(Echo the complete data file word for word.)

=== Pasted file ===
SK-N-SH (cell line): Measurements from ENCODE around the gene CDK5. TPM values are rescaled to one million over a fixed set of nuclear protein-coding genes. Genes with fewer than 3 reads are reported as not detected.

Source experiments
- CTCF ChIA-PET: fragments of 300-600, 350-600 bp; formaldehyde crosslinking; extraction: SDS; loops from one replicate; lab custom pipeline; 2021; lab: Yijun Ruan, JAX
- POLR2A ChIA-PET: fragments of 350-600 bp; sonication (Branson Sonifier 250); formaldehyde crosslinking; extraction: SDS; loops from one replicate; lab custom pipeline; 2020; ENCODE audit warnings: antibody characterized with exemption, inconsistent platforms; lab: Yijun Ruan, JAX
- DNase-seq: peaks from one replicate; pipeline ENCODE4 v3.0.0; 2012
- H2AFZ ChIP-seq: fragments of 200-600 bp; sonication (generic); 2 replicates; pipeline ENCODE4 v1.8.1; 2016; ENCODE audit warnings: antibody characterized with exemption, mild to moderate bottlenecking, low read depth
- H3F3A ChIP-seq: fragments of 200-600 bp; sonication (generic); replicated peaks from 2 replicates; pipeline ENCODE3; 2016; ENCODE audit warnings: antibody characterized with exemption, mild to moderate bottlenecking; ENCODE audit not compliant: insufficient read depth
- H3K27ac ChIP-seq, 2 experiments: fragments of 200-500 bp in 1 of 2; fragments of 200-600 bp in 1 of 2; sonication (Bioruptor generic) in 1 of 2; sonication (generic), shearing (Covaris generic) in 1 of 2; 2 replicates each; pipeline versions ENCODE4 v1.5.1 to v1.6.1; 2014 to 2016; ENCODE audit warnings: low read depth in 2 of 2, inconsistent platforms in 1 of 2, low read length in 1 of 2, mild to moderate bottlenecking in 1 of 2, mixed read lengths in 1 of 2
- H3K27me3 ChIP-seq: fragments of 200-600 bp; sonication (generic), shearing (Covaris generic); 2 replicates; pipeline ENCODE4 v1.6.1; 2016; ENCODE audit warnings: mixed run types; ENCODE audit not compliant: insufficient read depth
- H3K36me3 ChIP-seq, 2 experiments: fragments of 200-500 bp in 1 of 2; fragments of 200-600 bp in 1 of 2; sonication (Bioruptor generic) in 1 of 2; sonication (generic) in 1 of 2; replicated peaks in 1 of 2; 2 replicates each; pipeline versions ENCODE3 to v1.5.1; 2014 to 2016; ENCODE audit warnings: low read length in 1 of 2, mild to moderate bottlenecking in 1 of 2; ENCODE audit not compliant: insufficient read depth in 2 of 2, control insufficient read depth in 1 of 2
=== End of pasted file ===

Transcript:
SK-N-SH (cell line): Measurements from ENCODE around the gene CDK5. TPM values are rescaled to one million over a fixed set of nuclear protein-coding genes. Genes with fewer than 3 reads are reported as not detected.

Source experiments
- CTCF ChIA-PET: fragments of 300-600, 350-600 bp; formaldehyde crosslinking; extraction: SDS; loops from one replicate; lab custom pipeline; 2021; lab: Yijun Ruan, JAX
- POLR2A ChIA-PET: fragments of 350-600 bp; sonication (Branson Sonifier 250); formaldehyde crosslinking; extraction: SDS; loops from one replicate; lab custom pipeline; 2020; ENCODE audit warnings: antibody characterized with exemption, inconsistent platforms; lab: Yijun Ruan, JAX
- DNase-seq: peaks from one replicate; pipeline ENCODE4 v3.0.0; 2012
- H2AFZ ChIP-seq: fragments of 200-600 bp; sonication (generic); 2 replicates; pipeline ENCODE4 v1.8.1; 2016; ENCODE audit warnings: antibody characterized with exemption, mild to moderate bottlenecking, low read depth
- H3F3A ChIP-seq: fragments of 200-600 bp; sonication (generic); replicated peaks from 2 replicates; pipeline ENCODE3; 2016; ENCODE audit warnings: antibody characterized with exemption, mild to moderate bottlenecking; ENCODE audit not compliant: insufficient read depth
- H3K27ac ChIP-seq, 2 experiments: fragments of 200-500 bp in 1 of 2; fragments of 200-600 bp in 1 of 2; sonication (Bioruptor generic) in 1 of 2; sonication (generic), shearing (Covaris generic) in 1 of 2; 2 replicates each; pipeline versions ENCODE4 v1.5.1 to v1.6.1; 2014 to 2016; ENCODE audit warnings: low read depth in 2 of 2, inconsistent platforms in 1 of 2, low read length in 1 of 2, mild to moderate bottlenecking in 1 of 2, mixed read lengths in 1 of 2
- H3K27me3 ChIP-seq: fragments of 200-600 bp; sonication (generic), shearing (Covaris generic); 2 replicates; pipeline ENCODE4 v1.6.1; 2016; ENCODE audit warnings: mixed run types; ENCODE audit not compliant: insufficient read depth
- H3K36me3 ChIP-seq, 2 experiments: fragments of 200-500 bp in 1 of 2; fragments of 200-600 bp in 1 of 2; sonication (Bioruptor generic) in 1 of 2; sonication (generic) in 1 of 2; replicated peaks in 1 of 2; 2 replicates each; pipeline versions ENCODE3 to v1.5.1; 2014 to 2016; ENCODE audit warnings: low read length in 1 of 2, mild to moderate bottlenecking in 1 of 2; ENCODE audit not compliant: insufficient read depth in 2 of 2, control insufficient read depth in 1 of 2